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J Pathol. 2016 Jan;238(1):31-41. doi: 10.1002/path.4628. Epub 2015 Oct 14.

Molecular evidence that invasive adenocarcinoma can mimic prostatic intraepithelial neoplasia (PIN) and intraductal carcinoma through retrograde glandular colonization.

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Sidney Kimmel Comprehensive Cancer Center, Johns Hopkins University, Baltimore, Maryland, USA.
Department of Pharmacology and Cancer Biology, Duke University School of Medicine, Durham, North Carolina, USA.
Department of Pathology, Johns Hopkins University, Baltimore, Maryland, USA.
Brady Urological Institute, Johns Hopkins University, Baltimore, Maryland, USA.


Prostate cancer often manifests as morphologically distinct tumour foci and is frequently found adjacent to presumed precursor lesions such as high-grade prostatic intraepithelial neoplasia (HGPIN). While there is some evidence to suggest that these lesions can be related and exist on a pathological and morphological continuum, the precise clonal and temporal relationships between precursor lesions and invasive cancers within individual tumours remain undefined. Here, we used molecular genetic, cytogenetic, and histological analyses to delineate clonal, temporal, and spatial relationships between HGPIN and cancer lesions with distinct morphological and molecular features. First, while confirming the previous finding that a substantial fraction of HGPIN lesions associated with ERG-positive cancers share rearrangements and overexpression of ERG, we found that a significant subset of such HGPIN glands exhibit only partial positivity for ERG. This suggests that such ERG-positive HGPIN cells either rapidly invade to form adenocarcinoma or represent cancer cells that have partially invaded the ductal and acinar space in a retrograde manner. To clarify these possibilities, we used ERG expression status and TMPRSS2-ERG genomic breakpoints as markers of clonality, and PTEN deletion status to track temporal evolution of clonally related lesions. We confirmed that morphologically distinct HGPIN and nearby invasive cancer lesions are clonally related. Further, we found that a significant fraction of ERG-positive, PTEN-negative HGPIN and intraductal carcinoma (IDC-P) lesions are most likely clonally derived from adjacent PTEN-negative adenocarcinomas, indicating that such PTEN-negative HGPIN and IDC-P lesions arise from, rather than give rise to, the nearby invasive adenocarcinoma. These data suggest that invasive adenocarcinoma can morphologically mimic HGPIN through retrograde colonization of benign glands with cancer cells. Similar clonal relationships were also seen for intraductal carcinoma adjacent to invasive adenocarcinoma. These findings represent a potentially undervalued indicator of pre-existing invasive prostate cancer and have significant implications for prostate cancer diagnosis and risk stratification.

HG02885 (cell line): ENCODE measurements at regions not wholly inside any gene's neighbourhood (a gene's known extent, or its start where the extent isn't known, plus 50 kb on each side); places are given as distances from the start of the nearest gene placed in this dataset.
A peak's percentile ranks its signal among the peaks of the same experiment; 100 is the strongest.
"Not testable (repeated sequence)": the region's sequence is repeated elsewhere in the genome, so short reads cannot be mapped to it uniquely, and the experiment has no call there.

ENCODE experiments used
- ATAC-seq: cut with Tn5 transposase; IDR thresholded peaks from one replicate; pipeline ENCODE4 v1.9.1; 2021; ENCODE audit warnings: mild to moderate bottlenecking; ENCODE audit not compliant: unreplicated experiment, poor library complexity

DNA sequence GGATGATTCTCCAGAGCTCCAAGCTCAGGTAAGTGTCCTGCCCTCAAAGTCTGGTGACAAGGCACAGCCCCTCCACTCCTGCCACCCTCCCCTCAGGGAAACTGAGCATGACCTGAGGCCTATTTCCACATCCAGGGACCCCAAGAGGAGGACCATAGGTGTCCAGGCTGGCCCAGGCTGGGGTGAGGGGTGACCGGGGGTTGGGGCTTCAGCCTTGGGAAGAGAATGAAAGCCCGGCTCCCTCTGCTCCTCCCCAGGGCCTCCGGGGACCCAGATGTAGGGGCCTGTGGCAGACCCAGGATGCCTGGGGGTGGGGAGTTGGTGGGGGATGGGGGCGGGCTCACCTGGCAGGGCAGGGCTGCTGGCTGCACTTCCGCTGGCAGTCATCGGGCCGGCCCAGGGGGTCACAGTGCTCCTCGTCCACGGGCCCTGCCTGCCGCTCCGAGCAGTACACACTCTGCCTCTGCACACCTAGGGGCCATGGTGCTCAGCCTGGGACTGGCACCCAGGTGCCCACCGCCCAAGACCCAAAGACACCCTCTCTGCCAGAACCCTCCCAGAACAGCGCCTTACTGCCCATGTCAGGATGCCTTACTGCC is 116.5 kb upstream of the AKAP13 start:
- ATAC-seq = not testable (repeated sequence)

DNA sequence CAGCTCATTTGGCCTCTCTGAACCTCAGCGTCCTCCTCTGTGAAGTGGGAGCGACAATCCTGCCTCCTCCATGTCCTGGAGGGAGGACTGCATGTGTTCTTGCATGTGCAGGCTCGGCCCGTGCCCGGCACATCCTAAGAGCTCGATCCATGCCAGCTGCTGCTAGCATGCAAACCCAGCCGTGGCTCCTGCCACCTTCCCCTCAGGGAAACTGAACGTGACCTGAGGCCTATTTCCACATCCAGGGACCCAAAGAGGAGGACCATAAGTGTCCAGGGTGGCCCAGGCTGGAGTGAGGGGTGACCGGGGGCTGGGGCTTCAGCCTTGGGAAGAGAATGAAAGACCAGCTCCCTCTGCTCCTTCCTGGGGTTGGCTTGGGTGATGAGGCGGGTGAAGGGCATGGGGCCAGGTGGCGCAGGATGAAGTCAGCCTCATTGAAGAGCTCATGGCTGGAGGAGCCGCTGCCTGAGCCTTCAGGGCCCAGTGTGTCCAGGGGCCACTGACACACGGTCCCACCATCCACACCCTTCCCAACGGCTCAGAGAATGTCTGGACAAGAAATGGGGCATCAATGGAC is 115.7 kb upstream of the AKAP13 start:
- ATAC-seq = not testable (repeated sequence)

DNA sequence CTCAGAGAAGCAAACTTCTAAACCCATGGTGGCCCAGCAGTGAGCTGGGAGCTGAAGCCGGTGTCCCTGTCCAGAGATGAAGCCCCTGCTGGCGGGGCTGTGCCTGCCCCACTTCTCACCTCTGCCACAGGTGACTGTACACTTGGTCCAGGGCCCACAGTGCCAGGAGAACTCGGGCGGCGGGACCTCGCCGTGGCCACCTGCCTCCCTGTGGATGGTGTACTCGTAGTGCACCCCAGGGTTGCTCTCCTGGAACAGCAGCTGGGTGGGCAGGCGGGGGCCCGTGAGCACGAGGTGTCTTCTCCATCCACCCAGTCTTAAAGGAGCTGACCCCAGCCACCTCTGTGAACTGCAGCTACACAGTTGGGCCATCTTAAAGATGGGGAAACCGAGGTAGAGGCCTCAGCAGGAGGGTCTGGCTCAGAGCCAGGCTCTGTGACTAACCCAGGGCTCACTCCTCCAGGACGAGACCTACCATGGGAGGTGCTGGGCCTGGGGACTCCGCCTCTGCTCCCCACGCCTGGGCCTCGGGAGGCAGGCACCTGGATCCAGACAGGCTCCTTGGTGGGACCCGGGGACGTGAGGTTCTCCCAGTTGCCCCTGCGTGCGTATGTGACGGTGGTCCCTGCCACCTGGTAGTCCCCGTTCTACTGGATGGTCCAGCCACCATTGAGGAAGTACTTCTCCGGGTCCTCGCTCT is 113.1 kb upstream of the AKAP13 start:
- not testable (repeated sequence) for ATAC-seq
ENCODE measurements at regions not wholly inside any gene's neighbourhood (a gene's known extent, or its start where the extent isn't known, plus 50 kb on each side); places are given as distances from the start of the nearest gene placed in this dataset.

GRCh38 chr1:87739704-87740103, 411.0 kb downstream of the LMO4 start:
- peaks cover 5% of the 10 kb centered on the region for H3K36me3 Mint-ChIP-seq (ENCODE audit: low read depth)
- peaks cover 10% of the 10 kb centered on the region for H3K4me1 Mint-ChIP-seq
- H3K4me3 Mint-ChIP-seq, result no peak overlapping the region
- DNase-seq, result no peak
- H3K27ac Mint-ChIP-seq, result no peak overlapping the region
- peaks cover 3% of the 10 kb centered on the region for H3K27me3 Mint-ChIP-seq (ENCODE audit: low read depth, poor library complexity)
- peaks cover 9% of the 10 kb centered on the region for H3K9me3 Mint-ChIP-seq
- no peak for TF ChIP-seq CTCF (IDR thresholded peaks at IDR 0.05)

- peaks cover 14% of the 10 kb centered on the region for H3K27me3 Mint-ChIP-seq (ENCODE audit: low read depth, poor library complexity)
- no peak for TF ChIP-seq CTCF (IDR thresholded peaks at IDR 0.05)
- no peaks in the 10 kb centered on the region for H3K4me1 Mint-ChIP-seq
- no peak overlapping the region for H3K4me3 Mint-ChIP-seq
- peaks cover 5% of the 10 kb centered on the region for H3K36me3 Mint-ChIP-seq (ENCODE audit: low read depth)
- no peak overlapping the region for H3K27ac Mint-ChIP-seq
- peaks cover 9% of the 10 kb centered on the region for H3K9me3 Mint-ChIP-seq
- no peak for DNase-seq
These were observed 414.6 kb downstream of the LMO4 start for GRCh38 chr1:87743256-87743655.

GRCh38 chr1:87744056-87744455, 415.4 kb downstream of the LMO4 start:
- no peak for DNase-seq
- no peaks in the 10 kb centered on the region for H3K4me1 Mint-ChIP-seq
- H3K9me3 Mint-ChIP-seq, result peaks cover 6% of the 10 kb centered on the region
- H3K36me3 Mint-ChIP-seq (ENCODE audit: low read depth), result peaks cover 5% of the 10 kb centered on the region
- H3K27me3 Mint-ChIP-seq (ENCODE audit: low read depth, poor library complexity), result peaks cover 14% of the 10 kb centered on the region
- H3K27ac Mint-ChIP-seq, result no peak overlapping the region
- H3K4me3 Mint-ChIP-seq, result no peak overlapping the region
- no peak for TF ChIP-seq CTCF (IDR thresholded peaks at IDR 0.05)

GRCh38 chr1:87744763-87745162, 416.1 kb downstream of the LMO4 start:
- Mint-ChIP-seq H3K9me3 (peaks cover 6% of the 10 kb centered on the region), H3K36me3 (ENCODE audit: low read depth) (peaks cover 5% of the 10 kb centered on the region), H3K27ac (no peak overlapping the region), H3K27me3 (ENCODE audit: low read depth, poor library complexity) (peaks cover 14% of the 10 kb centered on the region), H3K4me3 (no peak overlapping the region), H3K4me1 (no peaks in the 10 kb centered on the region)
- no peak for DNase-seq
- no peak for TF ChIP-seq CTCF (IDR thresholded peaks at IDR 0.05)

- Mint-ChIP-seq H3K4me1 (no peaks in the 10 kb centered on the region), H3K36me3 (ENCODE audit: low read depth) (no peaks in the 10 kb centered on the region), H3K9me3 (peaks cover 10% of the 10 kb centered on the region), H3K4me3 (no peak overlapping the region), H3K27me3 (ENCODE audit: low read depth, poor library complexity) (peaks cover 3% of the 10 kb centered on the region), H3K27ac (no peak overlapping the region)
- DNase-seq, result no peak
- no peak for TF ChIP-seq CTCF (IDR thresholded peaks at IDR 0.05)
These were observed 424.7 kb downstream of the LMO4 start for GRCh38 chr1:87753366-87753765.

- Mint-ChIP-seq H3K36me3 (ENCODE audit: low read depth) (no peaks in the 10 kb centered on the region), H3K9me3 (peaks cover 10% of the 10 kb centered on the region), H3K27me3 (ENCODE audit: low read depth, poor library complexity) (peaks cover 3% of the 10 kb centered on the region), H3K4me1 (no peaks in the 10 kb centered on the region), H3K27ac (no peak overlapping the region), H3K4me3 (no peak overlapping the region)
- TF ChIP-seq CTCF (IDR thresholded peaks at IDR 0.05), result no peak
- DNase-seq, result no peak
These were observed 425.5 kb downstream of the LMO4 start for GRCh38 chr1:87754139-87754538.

ERG; PTEN; clonality; ductal spreading; prostate cancer; prostatic intraepithelial neoplasia

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